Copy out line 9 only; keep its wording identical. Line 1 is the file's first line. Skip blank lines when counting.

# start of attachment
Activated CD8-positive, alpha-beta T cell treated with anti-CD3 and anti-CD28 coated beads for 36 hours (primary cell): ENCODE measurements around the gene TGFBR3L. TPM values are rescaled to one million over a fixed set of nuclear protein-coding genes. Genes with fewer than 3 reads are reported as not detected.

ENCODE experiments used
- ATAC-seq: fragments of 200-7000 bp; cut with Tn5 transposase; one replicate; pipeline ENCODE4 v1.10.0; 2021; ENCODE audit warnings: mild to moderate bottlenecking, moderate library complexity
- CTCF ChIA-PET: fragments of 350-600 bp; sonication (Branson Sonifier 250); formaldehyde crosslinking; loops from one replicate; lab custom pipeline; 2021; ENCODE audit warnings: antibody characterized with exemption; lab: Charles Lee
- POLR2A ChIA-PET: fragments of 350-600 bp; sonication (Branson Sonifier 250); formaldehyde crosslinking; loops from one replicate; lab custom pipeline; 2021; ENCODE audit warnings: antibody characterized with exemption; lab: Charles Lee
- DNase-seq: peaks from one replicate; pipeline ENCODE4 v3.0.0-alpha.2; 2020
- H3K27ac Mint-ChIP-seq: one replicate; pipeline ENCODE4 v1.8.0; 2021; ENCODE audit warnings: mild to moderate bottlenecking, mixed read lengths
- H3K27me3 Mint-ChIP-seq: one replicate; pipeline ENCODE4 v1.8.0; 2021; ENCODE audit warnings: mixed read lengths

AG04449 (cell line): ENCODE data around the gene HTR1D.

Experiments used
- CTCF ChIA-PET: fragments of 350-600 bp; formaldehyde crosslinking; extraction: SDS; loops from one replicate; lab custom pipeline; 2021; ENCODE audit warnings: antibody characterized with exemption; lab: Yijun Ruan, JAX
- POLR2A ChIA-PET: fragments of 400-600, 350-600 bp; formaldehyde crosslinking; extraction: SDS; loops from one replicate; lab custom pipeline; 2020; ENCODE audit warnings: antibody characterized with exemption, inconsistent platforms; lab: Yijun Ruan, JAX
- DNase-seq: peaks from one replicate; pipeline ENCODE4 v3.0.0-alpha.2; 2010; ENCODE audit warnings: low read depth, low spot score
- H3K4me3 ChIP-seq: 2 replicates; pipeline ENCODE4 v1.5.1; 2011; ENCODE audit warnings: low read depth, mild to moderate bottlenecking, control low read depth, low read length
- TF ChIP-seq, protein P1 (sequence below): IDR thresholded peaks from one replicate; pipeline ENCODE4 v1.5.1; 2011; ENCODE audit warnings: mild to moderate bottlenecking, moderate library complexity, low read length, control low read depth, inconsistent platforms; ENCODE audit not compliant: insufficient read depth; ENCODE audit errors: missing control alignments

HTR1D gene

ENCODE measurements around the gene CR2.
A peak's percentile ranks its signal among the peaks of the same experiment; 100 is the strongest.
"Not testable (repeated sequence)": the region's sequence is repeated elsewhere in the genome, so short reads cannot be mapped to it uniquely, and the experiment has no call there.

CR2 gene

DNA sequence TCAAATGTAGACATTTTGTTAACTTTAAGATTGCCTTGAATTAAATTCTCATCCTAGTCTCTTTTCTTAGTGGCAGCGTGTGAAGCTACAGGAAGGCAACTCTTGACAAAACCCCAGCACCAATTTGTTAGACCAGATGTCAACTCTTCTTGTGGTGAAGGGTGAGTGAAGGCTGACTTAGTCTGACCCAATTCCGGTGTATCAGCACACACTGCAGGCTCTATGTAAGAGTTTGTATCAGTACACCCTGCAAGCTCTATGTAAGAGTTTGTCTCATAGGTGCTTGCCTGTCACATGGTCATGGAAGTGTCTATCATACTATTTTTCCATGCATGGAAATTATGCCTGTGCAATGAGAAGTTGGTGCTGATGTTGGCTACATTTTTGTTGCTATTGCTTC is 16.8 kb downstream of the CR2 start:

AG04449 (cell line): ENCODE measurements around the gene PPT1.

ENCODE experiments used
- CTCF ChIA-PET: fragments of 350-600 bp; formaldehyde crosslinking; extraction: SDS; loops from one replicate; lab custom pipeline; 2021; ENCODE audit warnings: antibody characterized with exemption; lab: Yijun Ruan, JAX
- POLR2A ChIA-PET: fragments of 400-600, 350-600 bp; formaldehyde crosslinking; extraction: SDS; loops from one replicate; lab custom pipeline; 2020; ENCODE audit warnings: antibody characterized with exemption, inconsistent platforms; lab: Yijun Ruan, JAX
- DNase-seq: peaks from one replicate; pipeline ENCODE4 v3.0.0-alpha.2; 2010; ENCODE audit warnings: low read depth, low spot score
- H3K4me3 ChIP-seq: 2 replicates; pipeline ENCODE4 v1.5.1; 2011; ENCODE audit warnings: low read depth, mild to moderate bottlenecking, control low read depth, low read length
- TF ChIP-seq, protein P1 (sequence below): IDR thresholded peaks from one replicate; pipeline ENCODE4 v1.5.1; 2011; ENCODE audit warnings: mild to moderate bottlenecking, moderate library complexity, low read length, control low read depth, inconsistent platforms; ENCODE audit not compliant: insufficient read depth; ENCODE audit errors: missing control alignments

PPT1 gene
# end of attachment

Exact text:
AG04449 (cell line): ENCODE data around the gene HTR1D.